Only establishment still functioning in CAR's second city is main hospital More

Featured Videos

Your JavaScript is turned off or you have an old version of Adobe's Flash Player. Get the latest Flash player.
The Legacy of Jimmy Carter: The Preacher from Plainsi
X
October 01, 2014 10:45 AM
It is common in the United States to see tourists flock to sites associated with America's presidents. Some are privately owned and others are run by the National Park Service or the National Archives -- but most have helped draw business and people into the towns and cities where they are located. As VOA’s Kane Farabaugh reports, there is one particular presidential hometown that is unique in what it has to offer those who make the trip.
Video

Video The Legacy of Jimmy Carter: The Preacher from Plains

It is common in the United States to see tourists flock to sites associated with America's presidents. Some are privately owned and others are run by the National Park Service or the National Archives -- but most have helped draw business and people into the towns and cities where they are located. As VOA’s Kane Farabaugh reports, there is one particular presidential hometown that is unique in what it has to offer those who make the trip.
Video

Video Hong Kong Protests Draw New Supporters on National Holiday

On the 65th anniversary of the founding of Communist China, Hong Kong protesters are hoping to stage the largest pro-democracy demonstration since the 1989 Tiananmen protests. VOA's Brian Padden visited one of the protest sites mid-day, when the atmosphere was calm and where the supporters were enthusiastic about joining what they are calling the umbrella revolution.
Video

Video India's PM Continues First US Visit

India's prime minister is on his first visit to Washington, to strengthen political and economic ties between the world's oldest and the world biggest democracies. He came to the U.S. capital from New York, the first stop on his five-day visit to the country that denied him an entry visa in the past. From Washington, Zlatica Hoke reports Modi seemed most focused on attracting foreign investment and trade to increase job opportunities for his people.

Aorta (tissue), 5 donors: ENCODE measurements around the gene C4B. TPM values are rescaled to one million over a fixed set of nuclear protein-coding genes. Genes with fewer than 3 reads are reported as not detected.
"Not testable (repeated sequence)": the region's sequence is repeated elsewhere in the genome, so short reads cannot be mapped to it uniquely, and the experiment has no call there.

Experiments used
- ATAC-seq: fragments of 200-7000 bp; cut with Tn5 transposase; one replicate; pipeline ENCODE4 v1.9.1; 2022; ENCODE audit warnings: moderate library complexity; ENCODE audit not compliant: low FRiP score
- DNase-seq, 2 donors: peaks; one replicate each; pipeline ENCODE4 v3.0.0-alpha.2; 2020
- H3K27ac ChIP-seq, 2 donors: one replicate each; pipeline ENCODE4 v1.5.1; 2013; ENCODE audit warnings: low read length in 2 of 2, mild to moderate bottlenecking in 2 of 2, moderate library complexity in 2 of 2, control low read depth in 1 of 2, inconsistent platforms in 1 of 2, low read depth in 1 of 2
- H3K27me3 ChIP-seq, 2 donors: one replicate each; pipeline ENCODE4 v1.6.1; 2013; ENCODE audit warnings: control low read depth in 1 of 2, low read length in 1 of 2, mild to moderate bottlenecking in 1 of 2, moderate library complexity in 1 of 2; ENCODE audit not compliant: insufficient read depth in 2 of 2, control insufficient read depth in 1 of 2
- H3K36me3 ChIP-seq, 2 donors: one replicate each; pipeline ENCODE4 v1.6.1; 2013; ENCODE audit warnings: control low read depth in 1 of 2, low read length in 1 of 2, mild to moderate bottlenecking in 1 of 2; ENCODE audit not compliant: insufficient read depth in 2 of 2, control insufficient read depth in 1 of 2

Video

Video Malaysia Struggles to Stop People Joining Jihad

Malaysian authorities say militant groups like the so-called "Islamic State" have used social media to entice at least three dozen Malaysian Muslims to fight in what they call "jihad" in Syria and Iraq. As Mahi Ramkrishnan reports from Kuala Lumpur, counterterrorism police are deeply worried about what could happen when these militants return home.
Video

Video Could US Have Done More to Stop Rise of Islamic State?

President Obama says airstrikes against Islamic State militants in Syria will likely continue for some time because, in his words, "there is a cancer that has grown for too long." So what if President Obama had acted sooner in Syria to arm more-moderate opponents of both the Islamic State and the Syrian government? VOA State Department Correspondent Scott Stearns reports from the United Nations.
Video

Video Treasure Hunters Seek 'Hidden Treasure' in Central Kenya

Could a cave in a small village in central Kenya be the site of buried treasure? A rumor of riches, left behind by colonialists, has some residents dreaming of wealth, while others see it as a dangerous hoax. VOA's Gabe Joselow has the story.
Video

Video Ebola Patients Find No Treatment at Sierra Leone Holding Center

At a holding facility in Makeni, central Sierra Leone, dozens of sick people sit on the floor in an empty university building. They wait in filthy conditions. It's a 16-hour drive by ambulance to Kailahun Ebola treatment center. Adam Bailes was there and reports on what he says are some of the worst situations he has seen since the beginning of this Ebola outbreak. And he says it appears case numbers may already be far worse than authorities acknowledge.
Video

Video Identifying Bodies Found in Texas Border Region

Thousands of immigrants have died after crossing the border from Mexico into remote areas of the southwestern United States in recent years. Local officials in south Texas alone have found hundreds of unidentified bodies and buried them in mass graves in local cemeteries. Now an anthropologist and her students at Baylor University have been exhuming bodies and looking for clues to identify them. VOA’s Greg Flakus has more from Waco, Texas.
Colonel Steve ‘Spiros’ Pisanos left Greece and came to the U.S. to learn to fly. He flew fighters for the Allies in World War II, narrowly escaping death multiple times.Colonel Steve ‘Spiros’ Pisanos left Greece and came to the U.S. to learn to fly. He flew fighters for the Allies in World War II, narrowly escaping death multiple times.

AppleAndroid